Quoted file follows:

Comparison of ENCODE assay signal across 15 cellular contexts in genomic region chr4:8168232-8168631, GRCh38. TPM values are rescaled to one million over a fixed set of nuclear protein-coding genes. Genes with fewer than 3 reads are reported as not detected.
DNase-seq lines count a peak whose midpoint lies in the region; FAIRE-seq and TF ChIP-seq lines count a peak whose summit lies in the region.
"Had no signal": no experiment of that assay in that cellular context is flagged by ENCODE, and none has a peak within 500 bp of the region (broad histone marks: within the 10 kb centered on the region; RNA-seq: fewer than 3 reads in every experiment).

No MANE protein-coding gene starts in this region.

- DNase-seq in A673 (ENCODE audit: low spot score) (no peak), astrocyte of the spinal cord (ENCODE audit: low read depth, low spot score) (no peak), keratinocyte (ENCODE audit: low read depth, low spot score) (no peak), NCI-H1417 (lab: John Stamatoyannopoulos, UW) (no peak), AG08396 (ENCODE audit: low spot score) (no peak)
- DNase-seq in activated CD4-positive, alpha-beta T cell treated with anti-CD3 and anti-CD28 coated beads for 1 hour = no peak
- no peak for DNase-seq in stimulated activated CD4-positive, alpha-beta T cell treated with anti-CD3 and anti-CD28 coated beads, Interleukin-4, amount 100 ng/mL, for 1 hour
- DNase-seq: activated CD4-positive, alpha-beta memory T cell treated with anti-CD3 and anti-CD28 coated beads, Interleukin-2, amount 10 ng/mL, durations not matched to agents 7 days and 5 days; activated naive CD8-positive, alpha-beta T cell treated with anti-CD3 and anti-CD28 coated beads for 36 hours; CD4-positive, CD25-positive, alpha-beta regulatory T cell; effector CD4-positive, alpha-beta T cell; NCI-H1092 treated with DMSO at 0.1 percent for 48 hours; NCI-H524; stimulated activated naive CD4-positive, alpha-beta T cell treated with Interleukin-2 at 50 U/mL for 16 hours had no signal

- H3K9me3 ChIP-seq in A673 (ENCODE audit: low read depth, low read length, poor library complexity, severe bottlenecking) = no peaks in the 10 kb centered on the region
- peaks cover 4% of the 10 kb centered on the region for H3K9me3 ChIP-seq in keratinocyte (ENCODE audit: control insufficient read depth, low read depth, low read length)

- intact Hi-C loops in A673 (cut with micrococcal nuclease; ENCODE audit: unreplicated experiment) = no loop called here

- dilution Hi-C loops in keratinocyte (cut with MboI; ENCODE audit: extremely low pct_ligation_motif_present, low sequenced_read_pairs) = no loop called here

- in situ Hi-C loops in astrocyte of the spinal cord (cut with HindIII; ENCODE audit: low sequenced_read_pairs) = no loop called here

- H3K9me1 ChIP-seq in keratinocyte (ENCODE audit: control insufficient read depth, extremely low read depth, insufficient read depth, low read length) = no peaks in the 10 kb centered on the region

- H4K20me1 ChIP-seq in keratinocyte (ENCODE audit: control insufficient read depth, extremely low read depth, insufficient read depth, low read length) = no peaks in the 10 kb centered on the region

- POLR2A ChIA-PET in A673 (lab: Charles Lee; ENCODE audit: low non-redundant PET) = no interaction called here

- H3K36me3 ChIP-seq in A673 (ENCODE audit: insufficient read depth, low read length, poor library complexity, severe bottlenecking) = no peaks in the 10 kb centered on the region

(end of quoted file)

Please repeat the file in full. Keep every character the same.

Comparison of ENCODE assay signal across 15 cellular contexts in genomic region chr4:8168232-8168631, GRCh38. TPM values are rescaled to one million over a fixed set of nuclear protein-coding genes. Genes with fewer than 3 reads are reported as not detected.
DNase-seq lines count a peak whose midpoint lies in the region; FAIRE-seq and TF ChIP-seq lines count a peak whose summit lies in the region.
"Had no signal": no experiment of that assay in that cellular context is flagged by ENCODE, and none has a peak within 500 bp of the region (broad histone marks: within the 10 kb centered on the region; RNA-seq: fewer than 3 reads in every experiment).

No MANE protein-coding gene starts in this region.

- DNase-seq in A673 (ENCODE audit: low spot score) (no peak), astrocyte of the spinal cord (ENCODE audit: low read depth, low spot score) (no peak), keratinocyte (ENCODE audit: low read depth, low spot score) (no peak), NCI-H1417 (lab: John Stamatoyannopoulos, UW) (no peak), AG08396 (ENCODE audit: low spot score) (no peak)
- DNase-seq in activated CD4-positive, alpha-beta T cell treated with anti-CD3 and anti-CD28 coated beads for 1 hour = no peak
- no peak for DNase-seq in stimulated activated CD4-positive, alpha-beta T cell treated with anti-CD3 and anti-CD28 coated beads, Interleukin-4, amount 100 ng/mL, for 1 hour
- DNase-seq: activated CD4-positive, alpha-beta memory T cell treated with anti-CD3 and anti-CD28 coated beads, Interleukin-2, amount 10 ng/mL, durations not matched to agents 7 days and 5 days; activated naive CD8-positive, alpha-beta T cell treated with anti-CD3 and anti-CD28 coated beads for 36 hours; CD4-positive, CD25-positive, alpha-beta regulatory T cell; effector CD4-positive, alpha-beta T cell; NCI-H1092 treated with DMSO at 0.1 percent for 48 hours; NCI-H524; stimulated activated naive CD4-positive, alpha-beta T cell treated with Interleukin-2 at 50 U/mL for 16 hours had no signal

- H3K9me3 ChIP-seq in A673 (ENCODE audit: low read depth, low read length, poor library complexity, severe bottlenecking) = no peaks in the 10 kb centered on the region
- peaks cover 4% of the 10 kb centered on the region for H3K9me3 ChIP-seq in keratinocyte (ENCODE audit: control insufficient read depth, low read depth, low read length)

- intact Hi-C loops in A673 (cut with micrococcal nuclease; ENCODE audit: unreplicated experiment) = no loop called here

- dilution Hi-C loops in keratinocyte (cut with MboI; ENCODE audit: extremely low pct_ligation_motif_present, low sequenced_read_pairs) = no loop called here

- in situ Hi-C loops in astrocyte of the spinal cord (cut with HindIII; ENCODE audit: low sequenced_read_pairs) = no loop called here

- H3K9me1 ChIP-seq in keratinocyte (ENCODE audit: control insufficient read depth, extremely low read depth, insufficient read depth, low read length) = no peaks in the 10 kb centered on the region

- H4K20me1 ChIP-seq in keratinocyte (ENCODE audit: control insufficient read depth, extremely low read depth, insufficient read depth, low read length) = no peaks in the 10 kb centered on the region

- POLR2A ChIA-PET in A673 (lab: Charles Lee; ENCODE audit: low non-redundant PET) = no interaction called here

- H3K36me3 ChIP-seq in A673 (ENCODE audit: insufficient read depth, low read length, poor library complexity, severe bottlenecking) = no peaks in the 10 kb centered on the region